Negotiation skill

Yesterday was the Business of Software 2007 Software Idol competition in San Jose. The topic of my 11 minute talk was the Five Fundamental Skills for Effective Negotiation – a result of research done last year. I didn’t win the prize (a Nintendo Wii), but I did end up having some great conversations with many of the world’s leading thinkers with respects to technology. Bill Buxton, head of Microsoft Research, asked me two very simple, yet often ignored questions about negotiation and negotiators.

First, he wanted to know whether a skilled negotiator (or sales person) could identify someone not so skilled simply on the basis of an initial conversation. The easy answer is “yes, they can.” If you are party to a negotiation and are not a skilled negotiator when the other side is, they will know it.

The logical followup second question then is whether two skilled negotiators create better deals. The answer, generally speaking, is also yes. I know that if I’m talking with another trained negotiator, we’re going to complete the deal much faster and more efficiently. Part of it is the negotiation skills and part of it is the contract/license experience to know where there are real issues versus red herrings.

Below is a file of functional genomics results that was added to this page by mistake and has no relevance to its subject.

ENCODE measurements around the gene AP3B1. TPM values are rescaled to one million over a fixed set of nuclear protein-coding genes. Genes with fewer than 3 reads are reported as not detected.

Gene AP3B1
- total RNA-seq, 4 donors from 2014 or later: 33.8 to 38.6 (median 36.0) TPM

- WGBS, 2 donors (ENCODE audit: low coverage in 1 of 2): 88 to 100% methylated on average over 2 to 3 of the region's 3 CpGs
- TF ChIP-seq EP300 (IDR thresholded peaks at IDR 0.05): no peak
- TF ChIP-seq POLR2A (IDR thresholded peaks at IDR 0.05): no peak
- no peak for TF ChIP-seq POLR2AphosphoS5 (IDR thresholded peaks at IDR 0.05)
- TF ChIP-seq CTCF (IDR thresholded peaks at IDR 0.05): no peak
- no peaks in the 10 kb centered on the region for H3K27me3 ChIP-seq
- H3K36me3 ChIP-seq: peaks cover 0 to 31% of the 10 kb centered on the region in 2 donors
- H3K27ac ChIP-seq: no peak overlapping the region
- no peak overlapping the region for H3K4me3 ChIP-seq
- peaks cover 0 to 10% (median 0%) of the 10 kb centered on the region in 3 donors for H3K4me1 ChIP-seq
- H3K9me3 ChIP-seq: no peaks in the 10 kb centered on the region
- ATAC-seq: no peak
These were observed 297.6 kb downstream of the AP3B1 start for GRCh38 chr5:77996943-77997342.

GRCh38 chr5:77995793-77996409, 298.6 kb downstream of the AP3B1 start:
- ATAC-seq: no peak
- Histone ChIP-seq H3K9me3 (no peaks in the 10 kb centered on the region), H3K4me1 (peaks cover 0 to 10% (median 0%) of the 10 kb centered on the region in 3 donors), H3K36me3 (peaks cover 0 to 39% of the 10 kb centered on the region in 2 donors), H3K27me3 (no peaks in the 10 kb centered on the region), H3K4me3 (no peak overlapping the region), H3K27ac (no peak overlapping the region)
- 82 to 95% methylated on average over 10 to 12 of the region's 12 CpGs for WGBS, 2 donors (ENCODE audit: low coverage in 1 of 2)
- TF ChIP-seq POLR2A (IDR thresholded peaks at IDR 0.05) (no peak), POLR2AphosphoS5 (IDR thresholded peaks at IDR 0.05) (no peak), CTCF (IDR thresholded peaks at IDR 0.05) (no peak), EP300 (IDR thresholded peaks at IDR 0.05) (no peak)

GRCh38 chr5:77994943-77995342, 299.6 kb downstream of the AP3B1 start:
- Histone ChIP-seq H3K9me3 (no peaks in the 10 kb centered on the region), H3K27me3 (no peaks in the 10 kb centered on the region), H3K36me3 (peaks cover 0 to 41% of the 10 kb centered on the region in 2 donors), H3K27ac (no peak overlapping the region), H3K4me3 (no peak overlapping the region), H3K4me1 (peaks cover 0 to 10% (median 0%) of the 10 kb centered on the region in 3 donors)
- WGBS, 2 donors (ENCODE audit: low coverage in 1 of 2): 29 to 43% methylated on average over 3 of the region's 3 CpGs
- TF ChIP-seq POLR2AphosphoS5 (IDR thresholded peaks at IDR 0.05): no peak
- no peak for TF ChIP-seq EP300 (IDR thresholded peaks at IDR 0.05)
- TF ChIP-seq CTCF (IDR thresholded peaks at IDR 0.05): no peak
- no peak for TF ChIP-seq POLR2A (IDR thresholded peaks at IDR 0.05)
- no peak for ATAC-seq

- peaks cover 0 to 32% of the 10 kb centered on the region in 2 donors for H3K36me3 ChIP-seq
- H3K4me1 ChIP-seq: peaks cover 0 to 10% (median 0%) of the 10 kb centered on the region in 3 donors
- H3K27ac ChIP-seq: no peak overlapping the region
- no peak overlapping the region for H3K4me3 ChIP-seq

For example, governing law is not a real issue. The parties either agree on their respective home states or New York. Once in awhile it’s Delaware. It’s a non-issue and can derail an unskilled negotiator/contract professional who is unable to move to the more important contract components.

So… the moral of the story is that if you’re a less-experienced negotiator, please go educate yourself. Books, training classes (and of course, real experience) will all help you to become better. Then add in the licensing component to understand what is really important as opposed to what only appears important.

1 thought on “Negotiation skill

  1. Stephen Frenkel

    I would absolutely agree. Not only can a skilled negotiator tell if they are dealing with someone who isn’t as skilled, they can also manipulate the process in their favor, ensuring a more favorable outcome for themselves almost every time (though I would contend that this is self-defeating behavior in the long-run).


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